German Doctor med. Claus Köhnlein from University of Kiel claims that PCR test used for detecting CORONAVIRUS COVID-19 is only ever 50% reliable and believes those that have tested positive for CORONAVIRUS half of them don’t have it.

He also comments on an article he read in very prestigious German Medical Journal The Lancet about a patient in their fifties that died not due to CORONAVIRUS but rather due to the medicated treatment or therapy given to him by Italian doctors. That is medication used to treat the patient was wrong and they killed him with those medicines and he believes that other doctors are using the same protocol which is most likely killing patients. The patient in question on addition had the following symptoms: coughing, shivering, elevated temperature, exhaustion, shortness of breath.

Medicated with high dose of Methylprednisolone, that is 600 mg high dose of cortisone, Moxifloxacin a very strong and wide spectrum antibiotic, Lopinavir and Ritonavir both used in treating AIDS, rather toxic substances and last by Interferon which is also immunosuppressant which lowered immune system of the patient and thus this killed him. In the interview he says this therapy was what killed the patient. When asked why they have done this, he says out of fear. They given him Cortisone because of shortness of breath, upon receiving cortisone he felt better and this is because inflammatory reaction has been slowed as cortisone lowers the number of lymphocytes but that is not the reaction we need.

The temperature is falling, the patient is temporary feeling better, can breath easier, but that can have deadly outcome as we have seen in thus case. When asked that is that methodology by which Italian doctors are treating patients there now, he says that he does not have access to medical notes in Italian hospitals but if it has been reported The Lancet he believes that they are still following this methodology. He goes on to say that this the actual danger that they are using this methodology and by doing so they are killing more people and the whole situation is exacerbated and looks more threatening. As far as legality is concerned, they are always covered. If they administer as per methodology and the patient dies afterwards, they have made no mistake, but if they do nothing and the patient dies afterwards then they have a problem. The politicians are in the same boat and that is why they overly react otherwise they would lose their positions very quickly if they did too little. If they are taking all the measures, as they do now are doing everything that needs to be done against the epidemic which did not even exist, that way they won’t lose their positions. So, Italy’s Minister for health Roberto Speranza, will become next Prime Minister.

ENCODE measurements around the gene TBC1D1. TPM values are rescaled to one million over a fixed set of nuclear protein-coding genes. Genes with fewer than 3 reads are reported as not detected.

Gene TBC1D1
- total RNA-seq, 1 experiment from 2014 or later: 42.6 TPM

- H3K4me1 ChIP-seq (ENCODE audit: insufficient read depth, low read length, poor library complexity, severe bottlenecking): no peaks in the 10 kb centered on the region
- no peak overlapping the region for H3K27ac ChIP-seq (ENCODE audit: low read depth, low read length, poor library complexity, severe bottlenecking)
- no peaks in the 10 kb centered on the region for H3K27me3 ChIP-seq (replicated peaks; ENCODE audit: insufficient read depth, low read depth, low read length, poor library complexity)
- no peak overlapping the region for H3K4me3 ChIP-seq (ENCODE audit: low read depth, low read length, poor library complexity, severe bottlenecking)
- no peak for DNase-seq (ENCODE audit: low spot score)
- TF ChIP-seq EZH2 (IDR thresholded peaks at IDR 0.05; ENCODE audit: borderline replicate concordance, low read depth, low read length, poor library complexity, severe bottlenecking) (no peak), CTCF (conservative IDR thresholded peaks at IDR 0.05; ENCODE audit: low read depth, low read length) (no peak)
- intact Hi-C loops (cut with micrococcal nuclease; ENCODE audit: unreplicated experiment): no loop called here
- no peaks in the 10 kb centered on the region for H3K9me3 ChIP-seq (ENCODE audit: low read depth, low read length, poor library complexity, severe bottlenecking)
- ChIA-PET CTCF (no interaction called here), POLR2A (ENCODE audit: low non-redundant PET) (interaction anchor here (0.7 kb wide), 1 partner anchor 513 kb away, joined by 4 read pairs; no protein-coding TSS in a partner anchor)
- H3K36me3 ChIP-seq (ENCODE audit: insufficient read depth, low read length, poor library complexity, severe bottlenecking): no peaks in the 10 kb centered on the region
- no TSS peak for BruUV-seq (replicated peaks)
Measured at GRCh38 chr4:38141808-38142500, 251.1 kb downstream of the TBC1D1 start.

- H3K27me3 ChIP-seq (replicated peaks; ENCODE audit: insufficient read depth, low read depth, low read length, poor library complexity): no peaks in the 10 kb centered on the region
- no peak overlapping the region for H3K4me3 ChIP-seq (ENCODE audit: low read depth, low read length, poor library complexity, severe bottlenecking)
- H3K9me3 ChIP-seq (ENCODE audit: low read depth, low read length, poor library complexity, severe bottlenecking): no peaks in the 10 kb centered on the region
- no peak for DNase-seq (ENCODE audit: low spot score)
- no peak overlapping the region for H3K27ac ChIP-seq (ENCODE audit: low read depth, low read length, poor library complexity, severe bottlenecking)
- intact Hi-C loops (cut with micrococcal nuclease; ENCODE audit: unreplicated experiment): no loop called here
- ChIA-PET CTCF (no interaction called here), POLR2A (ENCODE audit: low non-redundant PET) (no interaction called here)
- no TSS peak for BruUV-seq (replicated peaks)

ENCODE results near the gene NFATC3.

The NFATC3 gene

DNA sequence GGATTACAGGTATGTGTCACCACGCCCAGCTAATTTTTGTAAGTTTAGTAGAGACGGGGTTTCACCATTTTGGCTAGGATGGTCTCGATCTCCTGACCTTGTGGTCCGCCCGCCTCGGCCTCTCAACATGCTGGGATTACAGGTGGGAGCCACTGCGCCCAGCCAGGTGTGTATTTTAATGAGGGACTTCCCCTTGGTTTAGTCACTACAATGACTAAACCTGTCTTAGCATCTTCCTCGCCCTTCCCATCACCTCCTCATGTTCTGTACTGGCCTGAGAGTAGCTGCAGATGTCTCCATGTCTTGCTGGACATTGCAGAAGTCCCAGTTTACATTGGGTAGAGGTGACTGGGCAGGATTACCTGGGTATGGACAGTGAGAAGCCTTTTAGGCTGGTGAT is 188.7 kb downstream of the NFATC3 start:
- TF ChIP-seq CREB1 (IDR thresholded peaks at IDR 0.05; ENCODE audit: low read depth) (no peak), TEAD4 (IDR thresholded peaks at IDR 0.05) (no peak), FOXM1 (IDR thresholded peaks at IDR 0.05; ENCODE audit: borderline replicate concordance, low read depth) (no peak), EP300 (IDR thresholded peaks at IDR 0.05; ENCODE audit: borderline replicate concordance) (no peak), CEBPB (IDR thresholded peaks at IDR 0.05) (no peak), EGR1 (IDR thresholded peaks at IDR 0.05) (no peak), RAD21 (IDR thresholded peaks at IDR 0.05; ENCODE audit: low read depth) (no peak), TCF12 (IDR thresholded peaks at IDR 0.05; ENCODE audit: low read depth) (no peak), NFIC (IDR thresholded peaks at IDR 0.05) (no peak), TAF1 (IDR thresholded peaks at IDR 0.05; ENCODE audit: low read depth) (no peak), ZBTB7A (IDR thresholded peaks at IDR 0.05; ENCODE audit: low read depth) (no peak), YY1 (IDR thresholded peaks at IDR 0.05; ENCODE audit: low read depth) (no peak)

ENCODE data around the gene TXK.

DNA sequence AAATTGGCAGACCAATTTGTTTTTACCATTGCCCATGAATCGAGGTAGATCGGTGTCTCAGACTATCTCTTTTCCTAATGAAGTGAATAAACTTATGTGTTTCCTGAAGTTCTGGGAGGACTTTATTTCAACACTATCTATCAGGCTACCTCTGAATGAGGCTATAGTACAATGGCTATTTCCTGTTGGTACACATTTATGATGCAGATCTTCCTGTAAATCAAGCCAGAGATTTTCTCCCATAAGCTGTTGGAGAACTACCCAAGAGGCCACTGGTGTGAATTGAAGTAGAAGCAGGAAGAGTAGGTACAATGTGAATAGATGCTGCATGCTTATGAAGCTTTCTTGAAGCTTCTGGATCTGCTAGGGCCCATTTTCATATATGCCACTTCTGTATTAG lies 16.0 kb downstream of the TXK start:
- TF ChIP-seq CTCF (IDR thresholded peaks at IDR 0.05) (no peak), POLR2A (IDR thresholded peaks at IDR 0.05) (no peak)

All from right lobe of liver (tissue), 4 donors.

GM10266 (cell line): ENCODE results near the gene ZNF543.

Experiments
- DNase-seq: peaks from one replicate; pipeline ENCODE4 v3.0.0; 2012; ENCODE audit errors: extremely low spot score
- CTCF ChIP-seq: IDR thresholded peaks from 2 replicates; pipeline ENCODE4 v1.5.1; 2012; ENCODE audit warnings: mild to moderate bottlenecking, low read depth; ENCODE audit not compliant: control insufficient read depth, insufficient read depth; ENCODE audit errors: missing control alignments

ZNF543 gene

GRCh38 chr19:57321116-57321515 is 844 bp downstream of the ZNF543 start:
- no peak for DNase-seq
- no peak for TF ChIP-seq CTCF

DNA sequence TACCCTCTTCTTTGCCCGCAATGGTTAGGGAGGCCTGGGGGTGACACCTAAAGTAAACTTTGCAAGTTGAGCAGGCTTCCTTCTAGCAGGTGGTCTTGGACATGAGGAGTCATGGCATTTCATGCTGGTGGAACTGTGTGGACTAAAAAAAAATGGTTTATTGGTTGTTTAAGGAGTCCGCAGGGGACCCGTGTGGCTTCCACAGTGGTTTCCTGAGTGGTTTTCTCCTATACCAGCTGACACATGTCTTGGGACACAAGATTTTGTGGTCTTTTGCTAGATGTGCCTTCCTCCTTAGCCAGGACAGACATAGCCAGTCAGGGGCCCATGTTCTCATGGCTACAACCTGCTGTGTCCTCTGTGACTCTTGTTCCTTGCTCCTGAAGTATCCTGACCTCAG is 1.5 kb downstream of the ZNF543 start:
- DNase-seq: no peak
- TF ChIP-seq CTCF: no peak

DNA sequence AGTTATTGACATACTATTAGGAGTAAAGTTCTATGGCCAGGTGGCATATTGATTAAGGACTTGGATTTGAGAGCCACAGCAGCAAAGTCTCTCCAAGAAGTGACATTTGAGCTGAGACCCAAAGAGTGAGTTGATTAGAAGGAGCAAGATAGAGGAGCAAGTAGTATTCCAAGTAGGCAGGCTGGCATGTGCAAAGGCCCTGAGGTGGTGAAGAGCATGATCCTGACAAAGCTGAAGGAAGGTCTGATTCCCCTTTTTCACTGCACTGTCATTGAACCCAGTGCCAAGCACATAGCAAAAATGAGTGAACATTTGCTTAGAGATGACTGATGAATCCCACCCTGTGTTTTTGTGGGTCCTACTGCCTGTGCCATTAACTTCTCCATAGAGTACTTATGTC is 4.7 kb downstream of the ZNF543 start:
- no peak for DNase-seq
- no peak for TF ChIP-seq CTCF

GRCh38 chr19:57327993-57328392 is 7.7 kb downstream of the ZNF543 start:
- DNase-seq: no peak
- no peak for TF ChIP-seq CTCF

Further Study